Evangelism and the Debate over Church Growth

By Guder, Darrell L. | Interpretation, April 1994 | Go to article overview
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Evangelism and the Debate over Church Growth


Guder, Darrell L., Interpretation


After fifteen years of major expansion and evangelistic enthusiasm following World War II, mainline Protestant churches in the United States began to "rethink, retool, and restructure" their understanding and practice of evangelism. The emerging social turmoil of the 1960s "challenged the very character of evangelical outreach" and led many church leaders to the claim that the "church should listen more to the world and its social movements of divine justice."(1) Official definitions of mission took pains to point out that Christians could be about the task of mission "without any explicit or self-conscious verbal reference to their being Christian or to the teachings of Christ."(2) This approach evoked a broad spectrum of critical reactions from the diverse constituencies defined as "evangelical," and it was a major factor in the process of restructuring into conservative and liberal groupings analyzed by Robert Wuthnow and others.(3)

One of these critical reactions was the formation of the Institute of Church Growth in Oregon by Donald McCavran, a Disciples of Christ missionary who had served in India from 1923 to 1955. His study there of "Christian mass movements" led him to develop an evangelistic methodology for mission that was quickly to become an influential and controversial theme that continues to figure importantly in the missiological discussion. (4) In 1965, McGavran moved to Pasadena and became the first dean of the School of World Mission-Institute of Church Growth of Fuller Theological Seminary. There, working with Arthur Glasser, David Winter, Charles Kraft, and Alan Tippet, he has inspired and coordinated a movement that has by now generated hundreds of books and dissertations, spawned numerous programs in denominations and parachurch agencies, and stimulated a continuing debate about the theology and practice of mission and evangelism. One cannot discuss evangelism today without engaging the Church Growth Movement.(5)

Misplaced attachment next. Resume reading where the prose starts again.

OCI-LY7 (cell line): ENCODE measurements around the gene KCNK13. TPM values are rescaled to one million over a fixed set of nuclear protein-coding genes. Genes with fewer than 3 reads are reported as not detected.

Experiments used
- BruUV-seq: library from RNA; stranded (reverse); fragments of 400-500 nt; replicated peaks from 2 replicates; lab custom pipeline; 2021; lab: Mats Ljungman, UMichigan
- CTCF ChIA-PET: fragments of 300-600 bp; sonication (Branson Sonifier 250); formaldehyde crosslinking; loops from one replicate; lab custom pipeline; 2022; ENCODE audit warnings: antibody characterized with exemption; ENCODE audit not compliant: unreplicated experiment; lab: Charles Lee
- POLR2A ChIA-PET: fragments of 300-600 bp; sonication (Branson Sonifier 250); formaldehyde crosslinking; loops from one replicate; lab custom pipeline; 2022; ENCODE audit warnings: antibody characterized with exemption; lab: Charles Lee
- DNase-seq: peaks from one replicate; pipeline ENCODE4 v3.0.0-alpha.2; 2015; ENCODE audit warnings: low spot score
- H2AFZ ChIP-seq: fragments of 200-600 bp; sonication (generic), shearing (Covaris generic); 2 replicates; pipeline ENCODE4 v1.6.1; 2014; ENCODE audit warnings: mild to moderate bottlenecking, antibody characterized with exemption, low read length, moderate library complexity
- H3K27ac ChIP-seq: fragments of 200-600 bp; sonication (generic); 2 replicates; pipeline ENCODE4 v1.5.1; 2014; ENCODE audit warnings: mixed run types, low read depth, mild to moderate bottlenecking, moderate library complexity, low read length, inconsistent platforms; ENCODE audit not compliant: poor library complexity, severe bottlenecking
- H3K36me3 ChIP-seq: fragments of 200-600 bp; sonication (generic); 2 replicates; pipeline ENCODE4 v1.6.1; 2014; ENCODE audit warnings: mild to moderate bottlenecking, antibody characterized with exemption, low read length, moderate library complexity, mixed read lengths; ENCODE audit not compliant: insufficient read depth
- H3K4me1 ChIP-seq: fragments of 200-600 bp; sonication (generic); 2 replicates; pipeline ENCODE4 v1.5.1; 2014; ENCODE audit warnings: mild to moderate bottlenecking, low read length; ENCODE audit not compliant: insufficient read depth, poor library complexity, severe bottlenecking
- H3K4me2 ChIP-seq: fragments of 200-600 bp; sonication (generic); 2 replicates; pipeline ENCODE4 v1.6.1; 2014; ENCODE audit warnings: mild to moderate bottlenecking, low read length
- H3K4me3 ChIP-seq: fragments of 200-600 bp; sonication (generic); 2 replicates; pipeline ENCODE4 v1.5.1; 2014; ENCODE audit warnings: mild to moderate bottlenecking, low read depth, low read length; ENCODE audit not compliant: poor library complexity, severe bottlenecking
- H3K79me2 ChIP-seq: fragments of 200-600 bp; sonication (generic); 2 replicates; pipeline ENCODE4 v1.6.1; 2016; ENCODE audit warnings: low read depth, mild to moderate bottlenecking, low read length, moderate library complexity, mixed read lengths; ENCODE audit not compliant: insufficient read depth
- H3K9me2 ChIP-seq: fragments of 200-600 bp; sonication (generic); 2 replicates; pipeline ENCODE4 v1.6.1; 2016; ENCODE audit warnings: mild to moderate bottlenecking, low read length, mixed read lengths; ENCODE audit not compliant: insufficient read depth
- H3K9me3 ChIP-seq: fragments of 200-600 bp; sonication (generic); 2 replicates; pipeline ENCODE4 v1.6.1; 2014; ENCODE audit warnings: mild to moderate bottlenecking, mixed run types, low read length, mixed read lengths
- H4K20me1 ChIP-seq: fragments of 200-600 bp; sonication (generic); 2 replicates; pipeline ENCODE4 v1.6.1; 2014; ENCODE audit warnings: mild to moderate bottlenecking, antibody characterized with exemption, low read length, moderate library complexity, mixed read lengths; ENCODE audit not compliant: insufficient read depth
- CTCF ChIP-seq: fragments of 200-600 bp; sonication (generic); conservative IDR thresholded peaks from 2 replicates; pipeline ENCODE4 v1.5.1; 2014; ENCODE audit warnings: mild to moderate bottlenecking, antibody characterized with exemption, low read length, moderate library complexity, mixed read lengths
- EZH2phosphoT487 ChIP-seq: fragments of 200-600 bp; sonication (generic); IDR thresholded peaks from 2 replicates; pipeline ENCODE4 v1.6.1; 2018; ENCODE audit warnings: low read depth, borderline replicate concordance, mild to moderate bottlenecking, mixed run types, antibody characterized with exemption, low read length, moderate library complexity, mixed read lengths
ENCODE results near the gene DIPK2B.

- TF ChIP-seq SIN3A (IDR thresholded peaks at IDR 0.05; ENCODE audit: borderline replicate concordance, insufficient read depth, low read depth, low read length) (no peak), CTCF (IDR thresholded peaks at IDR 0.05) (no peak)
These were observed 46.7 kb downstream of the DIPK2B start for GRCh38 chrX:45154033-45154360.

The fundamental assumption of the Church Growth approach is that God requires church growth, because it is God's purpose that people be found and saved through faith in Jesus Christ, and this only happens in and through the church. "Mission is a divine finding, vast and continuous. The chief and irreplaceable purpose of mission is church growth"(6)--understood unabashedly as numerical growth. Drawing on sociological, cultural, and anthropological analysis, strategies have been developed and implemented that focus upon conversion and the formation of numerically growing churches. Because effectiveness and measurable results are considered an essential part of the mandate (God intends to find, not just to seek), those ways of evangelizing that are most likely to succeed are identified and pursued. The result is a very pragmatic, results-oriented practice of mission, stressing evangelization that does not force people to cross cultural boundaries, does not impose too demanding an understanding of the gospel, and focuses upon the individual benefits of salvation. Such is the biblical mandate as interpreted by Church Growth thinkers: "Since God as revealed in the Bible has assigned the highest priority to bringing men and women into living relationship to Jesus Christ, we may define mission narrowly as an enterpise devoted to proclaiming the good news of Jesus Christ, and to persuading men and women to become his disciples and responsible members of his church." (7)

Critics of the Church Growth Movement note that it "contains important elements of truth."(8) There is a broad consensus that it has helpfully forced the discussion to center upon the missionary calling of the church. Certainly there is broad theological support for that focus, at least among Reformed theologians.(9) The Church Growth Movement has stimulated a far-reaching discussion of modern mission strategy. It has criticized the frequent failures of traditional mission efforts to bridge into other cultures sensitively, symbolized by the "mission station" pattern.

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